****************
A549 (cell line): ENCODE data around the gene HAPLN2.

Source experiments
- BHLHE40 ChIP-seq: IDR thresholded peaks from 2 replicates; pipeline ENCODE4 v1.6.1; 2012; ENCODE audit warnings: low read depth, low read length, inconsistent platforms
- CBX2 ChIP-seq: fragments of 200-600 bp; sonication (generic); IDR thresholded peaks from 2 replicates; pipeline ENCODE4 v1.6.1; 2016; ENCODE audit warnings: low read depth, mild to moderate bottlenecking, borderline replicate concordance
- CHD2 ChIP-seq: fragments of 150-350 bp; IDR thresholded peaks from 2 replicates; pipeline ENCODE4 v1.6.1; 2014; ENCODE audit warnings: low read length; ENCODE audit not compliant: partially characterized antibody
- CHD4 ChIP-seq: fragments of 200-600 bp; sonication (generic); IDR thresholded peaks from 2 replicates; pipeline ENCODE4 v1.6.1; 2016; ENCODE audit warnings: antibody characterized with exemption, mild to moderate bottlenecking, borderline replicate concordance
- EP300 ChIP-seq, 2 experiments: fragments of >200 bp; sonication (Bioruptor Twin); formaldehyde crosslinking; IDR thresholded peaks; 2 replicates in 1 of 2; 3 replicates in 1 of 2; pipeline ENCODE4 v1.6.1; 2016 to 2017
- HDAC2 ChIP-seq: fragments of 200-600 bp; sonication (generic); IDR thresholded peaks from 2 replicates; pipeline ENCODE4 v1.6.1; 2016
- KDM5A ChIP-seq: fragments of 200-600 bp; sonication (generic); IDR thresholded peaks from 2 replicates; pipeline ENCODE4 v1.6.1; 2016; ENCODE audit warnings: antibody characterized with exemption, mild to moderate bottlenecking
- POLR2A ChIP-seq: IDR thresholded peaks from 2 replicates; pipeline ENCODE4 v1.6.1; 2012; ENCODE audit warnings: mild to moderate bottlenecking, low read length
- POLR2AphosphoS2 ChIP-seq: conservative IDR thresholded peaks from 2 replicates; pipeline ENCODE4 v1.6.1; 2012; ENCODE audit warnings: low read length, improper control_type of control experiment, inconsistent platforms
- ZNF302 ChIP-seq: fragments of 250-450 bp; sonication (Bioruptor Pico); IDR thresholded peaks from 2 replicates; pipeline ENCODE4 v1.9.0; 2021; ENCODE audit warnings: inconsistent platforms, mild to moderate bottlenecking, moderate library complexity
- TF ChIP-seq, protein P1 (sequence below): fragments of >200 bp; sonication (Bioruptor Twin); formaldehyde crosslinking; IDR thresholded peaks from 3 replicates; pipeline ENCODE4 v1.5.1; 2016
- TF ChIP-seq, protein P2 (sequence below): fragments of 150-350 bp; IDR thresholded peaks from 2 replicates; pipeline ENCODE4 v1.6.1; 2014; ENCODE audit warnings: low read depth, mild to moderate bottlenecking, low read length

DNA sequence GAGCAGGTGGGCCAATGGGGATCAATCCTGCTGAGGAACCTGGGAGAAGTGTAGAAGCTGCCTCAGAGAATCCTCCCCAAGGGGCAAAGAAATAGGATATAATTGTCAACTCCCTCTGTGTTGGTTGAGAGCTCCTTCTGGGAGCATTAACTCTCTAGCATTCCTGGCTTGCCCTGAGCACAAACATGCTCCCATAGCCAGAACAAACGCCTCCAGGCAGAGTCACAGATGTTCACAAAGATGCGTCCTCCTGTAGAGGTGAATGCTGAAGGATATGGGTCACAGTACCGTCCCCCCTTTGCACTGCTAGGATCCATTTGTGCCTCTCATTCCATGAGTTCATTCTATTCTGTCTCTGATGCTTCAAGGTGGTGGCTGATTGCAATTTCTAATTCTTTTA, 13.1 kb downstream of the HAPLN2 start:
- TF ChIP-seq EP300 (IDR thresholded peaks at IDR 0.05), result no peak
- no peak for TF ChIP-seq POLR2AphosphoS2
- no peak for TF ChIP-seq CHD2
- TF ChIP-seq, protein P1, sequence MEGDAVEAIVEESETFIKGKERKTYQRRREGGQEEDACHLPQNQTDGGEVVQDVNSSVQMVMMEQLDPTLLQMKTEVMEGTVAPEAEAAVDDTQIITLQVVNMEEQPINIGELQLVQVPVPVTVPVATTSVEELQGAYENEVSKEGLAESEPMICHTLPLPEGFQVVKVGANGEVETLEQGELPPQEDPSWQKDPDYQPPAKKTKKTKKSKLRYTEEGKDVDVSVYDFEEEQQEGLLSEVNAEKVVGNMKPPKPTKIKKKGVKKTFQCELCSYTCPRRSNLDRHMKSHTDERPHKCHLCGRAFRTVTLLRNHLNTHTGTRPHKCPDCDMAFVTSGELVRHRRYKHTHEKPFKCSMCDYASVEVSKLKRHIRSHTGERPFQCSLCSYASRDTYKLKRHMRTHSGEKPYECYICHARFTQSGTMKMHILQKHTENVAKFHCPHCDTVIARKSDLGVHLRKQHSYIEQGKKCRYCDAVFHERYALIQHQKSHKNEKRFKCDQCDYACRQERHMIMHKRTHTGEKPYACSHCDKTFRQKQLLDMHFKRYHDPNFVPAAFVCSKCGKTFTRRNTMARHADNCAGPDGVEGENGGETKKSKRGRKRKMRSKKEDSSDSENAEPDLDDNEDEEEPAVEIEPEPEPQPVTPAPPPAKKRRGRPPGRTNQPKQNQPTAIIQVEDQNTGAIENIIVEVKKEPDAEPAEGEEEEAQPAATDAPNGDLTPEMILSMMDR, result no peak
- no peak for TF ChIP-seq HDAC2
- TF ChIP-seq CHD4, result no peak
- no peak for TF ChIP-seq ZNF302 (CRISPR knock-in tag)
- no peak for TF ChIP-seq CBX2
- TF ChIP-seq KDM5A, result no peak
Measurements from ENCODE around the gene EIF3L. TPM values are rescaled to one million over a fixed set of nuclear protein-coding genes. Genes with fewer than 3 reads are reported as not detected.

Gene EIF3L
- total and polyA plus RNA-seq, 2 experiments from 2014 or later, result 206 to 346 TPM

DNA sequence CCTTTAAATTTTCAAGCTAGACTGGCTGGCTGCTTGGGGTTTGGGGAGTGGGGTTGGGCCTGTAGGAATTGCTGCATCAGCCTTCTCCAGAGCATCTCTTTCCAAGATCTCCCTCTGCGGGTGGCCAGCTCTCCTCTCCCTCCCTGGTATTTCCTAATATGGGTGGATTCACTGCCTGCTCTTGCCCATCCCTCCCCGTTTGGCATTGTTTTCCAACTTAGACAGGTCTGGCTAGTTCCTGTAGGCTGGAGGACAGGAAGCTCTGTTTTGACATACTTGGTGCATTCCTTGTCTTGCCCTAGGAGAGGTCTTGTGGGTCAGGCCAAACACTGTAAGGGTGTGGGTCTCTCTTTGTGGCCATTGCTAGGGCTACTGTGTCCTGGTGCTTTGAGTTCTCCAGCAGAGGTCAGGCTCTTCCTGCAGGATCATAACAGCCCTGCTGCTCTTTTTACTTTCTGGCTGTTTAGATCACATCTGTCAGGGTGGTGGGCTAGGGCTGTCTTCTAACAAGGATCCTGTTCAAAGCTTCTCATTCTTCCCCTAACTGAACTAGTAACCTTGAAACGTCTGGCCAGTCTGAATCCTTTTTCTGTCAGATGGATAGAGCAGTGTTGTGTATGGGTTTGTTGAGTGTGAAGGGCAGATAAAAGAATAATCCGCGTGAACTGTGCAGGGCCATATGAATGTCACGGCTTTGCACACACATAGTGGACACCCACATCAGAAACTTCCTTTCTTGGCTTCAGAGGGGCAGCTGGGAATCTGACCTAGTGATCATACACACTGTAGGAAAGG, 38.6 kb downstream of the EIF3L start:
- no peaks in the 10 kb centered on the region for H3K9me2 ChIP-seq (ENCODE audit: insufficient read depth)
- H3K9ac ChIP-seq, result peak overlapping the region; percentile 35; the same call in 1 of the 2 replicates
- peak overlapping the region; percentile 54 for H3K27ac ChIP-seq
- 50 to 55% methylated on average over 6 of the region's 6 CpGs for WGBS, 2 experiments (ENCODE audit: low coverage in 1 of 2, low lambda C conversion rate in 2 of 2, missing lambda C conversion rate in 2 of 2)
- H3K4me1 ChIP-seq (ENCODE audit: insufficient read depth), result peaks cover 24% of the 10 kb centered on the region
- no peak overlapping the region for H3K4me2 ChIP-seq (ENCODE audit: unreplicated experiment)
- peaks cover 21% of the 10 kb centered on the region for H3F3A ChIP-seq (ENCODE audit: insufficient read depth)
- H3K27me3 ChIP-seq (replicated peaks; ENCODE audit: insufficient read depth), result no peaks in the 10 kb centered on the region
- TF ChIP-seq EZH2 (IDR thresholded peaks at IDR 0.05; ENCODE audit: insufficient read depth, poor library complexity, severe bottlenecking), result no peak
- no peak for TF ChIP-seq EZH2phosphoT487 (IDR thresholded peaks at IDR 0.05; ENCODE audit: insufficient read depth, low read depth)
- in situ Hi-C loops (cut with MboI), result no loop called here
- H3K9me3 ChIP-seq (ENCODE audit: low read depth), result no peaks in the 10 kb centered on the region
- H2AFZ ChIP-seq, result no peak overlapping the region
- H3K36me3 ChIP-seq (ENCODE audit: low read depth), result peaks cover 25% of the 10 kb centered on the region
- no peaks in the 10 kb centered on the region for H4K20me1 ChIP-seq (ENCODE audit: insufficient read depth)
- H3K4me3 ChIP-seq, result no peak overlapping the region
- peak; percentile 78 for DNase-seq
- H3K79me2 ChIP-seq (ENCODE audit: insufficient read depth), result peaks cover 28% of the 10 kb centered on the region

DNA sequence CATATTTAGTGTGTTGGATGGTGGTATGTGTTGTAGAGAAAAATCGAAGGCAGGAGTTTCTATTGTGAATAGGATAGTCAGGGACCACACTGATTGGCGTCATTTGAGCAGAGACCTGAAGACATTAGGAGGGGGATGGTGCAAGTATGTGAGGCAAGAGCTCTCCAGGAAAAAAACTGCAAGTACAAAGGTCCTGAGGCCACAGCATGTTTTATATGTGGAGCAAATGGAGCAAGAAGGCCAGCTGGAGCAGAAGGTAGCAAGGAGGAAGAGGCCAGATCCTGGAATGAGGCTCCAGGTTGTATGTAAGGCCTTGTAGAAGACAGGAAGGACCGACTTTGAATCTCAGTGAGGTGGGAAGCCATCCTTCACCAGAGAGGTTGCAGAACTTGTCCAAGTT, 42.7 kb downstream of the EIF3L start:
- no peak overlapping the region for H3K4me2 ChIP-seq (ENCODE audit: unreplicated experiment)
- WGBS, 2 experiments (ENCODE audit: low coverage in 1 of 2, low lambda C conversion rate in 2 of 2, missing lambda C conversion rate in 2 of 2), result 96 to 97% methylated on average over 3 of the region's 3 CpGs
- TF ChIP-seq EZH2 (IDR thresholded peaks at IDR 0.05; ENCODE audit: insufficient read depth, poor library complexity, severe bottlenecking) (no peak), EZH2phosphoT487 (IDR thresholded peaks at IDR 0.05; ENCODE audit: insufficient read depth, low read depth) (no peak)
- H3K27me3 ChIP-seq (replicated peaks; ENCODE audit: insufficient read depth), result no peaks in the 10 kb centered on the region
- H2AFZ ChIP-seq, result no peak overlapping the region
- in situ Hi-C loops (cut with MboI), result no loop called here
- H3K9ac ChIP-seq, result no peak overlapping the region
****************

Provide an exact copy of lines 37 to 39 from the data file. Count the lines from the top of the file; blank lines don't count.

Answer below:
- TF ChIP-seq EZH2 (IDR thresholded peaks at IDR 0.05; ENCODE audit: insufficient read depth, poor library complexity, severe bottlenecking), result no peak
- no peak for TF ChIP-seq EZH2phosphoT487 (IDR thresholded peaks at IDR 0.05; ENCODE audit: insufficient read depth, low read depth)
- in situ Hi-C loops (cut with MboI), result no loop called here